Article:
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Book Details Max Starkloff’s Life, Fight For Disability Rights

Max Starkloff
Courtesy of the Missouri History Museum

In 1959, at age 21, Max Starkloff broke his neck in a car accident, becoming a quadriplegic.

“I think most people see disability as the worst thing that could ever happen to you and that it’s the end of your life,” said Colleen Starkloff, his widow and co-director of the Starkloff Disability Institute. “When I met Max, I realized it was the beginning of life.”

Max Starkloff, who died in 2010, became an advocate for people with disabilities.

Max Starkloff is the subject of a biography by Charles E. Claggett Jr. with Richard H. Weiss. In a reflection for St. Louis Public Radio, Weiss wrote that Starkloff “gave us curb cuts and wheelchair lifts on buses. He was a leader who helped make just about every new building and many of the old across America accessible to everyone.”

“We actually helped to shape the disability rights movement,” Colleen Starkloff told “St. Louis on the Air” host Don Marsh on Monday. “Back then, we talked about housing, transportation, health care, education and unemployment. Forty years ago, we were fighting for employment for people with disabilities. Today, that’s our big issue. I think when we get employment dealt with properly, we will have finally come to where we wanted to be in the beginning.

“While we were fighting for everything from the beginning, it ended up that we had to have sort of a process to get to where we need to go. When I see that everybody with a disability can go into a place, have an interview, not feel like they can’t do the job because they are disabled, I’ll feel like a great part of Max’s dream will have been realized.”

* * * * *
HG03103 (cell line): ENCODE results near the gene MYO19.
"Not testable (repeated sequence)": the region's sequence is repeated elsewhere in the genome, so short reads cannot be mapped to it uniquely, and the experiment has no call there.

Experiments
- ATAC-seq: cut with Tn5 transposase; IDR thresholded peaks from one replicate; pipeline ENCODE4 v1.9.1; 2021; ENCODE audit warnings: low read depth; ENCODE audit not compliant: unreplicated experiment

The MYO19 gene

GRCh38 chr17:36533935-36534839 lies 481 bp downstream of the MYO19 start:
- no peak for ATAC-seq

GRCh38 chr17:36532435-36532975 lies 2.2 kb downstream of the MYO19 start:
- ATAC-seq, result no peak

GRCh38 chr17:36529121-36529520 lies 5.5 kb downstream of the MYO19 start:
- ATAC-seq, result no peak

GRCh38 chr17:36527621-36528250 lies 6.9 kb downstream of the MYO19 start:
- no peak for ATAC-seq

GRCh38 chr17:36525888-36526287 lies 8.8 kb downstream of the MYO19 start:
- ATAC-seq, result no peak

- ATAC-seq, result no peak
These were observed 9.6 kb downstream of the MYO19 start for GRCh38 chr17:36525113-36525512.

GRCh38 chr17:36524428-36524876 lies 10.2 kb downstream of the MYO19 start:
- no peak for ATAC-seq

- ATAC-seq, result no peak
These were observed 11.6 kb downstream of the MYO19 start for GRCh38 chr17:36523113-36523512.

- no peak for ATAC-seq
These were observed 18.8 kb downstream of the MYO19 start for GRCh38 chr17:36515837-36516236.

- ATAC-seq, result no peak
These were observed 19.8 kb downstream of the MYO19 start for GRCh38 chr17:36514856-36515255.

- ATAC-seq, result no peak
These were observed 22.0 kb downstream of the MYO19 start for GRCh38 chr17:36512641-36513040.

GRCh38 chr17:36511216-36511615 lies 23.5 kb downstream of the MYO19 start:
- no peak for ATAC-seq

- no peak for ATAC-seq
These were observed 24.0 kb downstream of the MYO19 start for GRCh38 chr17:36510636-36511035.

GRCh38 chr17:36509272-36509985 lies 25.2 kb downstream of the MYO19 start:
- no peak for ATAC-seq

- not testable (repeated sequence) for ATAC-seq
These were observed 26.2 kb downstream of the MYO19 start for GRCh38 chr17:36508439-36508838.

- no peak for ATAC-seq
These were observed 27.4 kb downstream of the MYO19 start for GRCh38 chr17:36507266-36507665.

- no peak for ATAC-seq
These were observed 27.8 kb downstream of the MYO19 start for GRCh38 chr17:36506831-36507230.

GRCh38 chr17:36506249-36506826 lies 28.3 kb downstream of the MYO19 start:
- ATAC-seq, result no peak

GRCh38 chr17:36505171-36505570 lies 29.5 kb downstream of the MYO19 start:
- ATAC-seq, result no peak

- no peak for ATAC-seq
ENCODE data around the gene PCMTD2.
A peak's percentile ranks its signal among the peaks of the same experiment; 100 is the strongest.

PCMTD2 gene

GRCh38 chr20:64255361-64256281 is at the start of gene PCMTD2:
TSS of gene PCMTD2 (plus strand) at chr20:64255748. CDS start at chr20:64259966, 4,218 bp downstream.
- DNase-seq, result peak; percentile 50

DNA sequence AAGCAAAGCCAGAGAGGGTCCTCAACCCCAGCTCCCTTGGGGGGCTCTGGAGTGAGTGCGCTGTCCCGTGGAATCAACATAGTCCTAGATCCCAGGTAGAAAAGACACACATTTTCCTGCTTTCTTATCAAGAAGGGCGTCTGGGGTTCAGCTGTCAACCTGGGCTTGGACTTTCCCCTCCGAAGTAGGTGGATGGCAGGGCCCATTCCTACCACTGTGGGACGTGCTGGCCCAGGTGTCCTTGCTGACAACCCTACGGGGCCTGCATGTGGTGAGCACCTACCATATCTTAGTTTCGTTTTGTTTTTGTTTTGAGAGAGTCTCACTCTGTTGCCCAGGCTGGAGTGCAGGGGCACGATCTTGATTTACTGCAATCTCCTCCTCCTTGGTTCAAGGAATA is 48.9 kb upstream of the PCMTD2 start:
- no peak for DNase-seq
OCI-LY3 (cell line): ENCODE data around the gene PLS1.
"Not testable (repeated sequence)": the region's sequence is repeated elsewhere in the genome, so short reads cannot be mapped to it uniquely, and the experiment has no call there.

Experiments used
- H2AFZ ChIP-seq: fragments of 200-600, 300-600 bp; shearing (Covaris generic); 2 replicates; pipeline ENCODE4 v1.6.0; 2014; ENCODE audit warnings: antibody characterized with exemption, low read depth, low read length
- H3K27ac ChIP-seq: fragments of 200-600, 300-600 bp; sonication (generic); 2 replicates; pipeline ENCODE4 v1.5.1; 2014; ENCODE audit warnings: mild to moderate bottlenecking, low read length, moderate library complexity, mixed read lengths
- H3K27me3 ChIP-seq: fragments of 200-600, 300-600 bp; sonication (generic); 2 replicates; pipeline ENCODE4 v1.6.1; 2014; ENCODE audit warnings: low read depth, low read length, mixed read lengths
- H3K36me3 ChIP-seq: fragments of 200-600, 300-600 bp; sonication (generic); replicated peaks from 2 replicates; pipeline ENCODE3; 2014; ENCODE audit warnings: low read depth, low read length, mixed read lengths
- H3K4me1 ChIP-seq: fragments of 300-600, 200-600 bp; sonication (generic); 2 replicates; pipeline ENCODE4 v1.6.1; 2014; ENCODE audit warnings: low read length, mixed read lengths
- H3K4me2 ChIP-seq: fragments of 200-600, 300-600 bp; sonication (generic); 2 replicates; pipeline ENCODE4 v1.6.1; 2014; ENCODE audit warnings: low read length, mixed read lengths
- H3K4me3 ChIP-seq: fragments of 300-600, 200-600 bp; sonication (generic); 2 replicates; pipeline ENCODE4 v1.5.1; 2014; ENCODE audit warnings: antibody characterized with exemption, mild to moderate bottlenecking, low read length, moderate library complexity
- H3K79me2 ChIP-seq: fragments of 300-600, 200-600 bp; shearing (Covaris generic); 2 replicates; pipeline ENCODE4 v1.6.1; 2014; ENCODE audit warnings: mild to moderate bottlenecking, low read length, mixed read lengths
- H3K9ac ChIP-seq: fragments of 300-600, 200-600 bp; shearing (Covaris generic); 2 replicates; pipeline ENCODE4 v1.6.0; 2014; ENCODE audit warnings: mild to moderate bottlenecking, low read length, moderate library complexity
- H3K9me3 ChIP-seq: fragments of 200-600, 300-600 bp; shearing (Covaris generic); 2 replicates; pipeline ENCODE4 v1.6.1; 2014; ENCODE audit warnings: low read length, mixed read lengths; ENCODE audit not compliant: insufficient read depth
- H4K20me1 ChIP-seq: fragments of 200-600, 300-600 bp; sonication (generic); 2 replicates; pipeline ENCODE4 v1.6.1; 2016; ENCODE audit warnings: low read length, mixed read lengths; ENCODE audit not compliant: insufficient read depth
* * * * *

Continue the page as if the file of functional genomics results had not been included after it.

The disability rights movement took cues from the civil rights movement, Claggett said. That has included protests and demonstrations.

“I think what’s happening with the Ferguson issue, the peaceful demonstrations, I think, can begin to raise public attention,” Colleen Starkloff said. “What we’ve done in the disability rights movement, we’ve done plenty of demonstrations in our movement. Never violent. Always trying to get people to say ‘I wonder what those guys are up to,’ to try to care (and) listen to us.”

Related Events

Charles Claggett discussion and signing

  • When: 7 p.m. Tuesday, Dec. 2, 2014
  • Where: Missouri History Museum's Lee Auditorium
  • More information: Call (314) 746-4599 or visit the Missouri History Museum website

St. Louis County Library presents Charles Claggett discussion and signing

  • When: 7 p.m. Thursday, Dec. 4, 2014
  • Where: St. Louis County Library Headquarters, 1640 S. Lindbergh Blvd.
  • More information: Call (314) 994-3300 or visit the St. Louis County Library Headquarters website

St. Louis on the Air discusses issues and concerns facing the St. Louis area. The show is produced by Mary Edwards and Alex Heuer and hosted by veteran journalist Don Marsh. Follow us on Twitter: @STLonAir.

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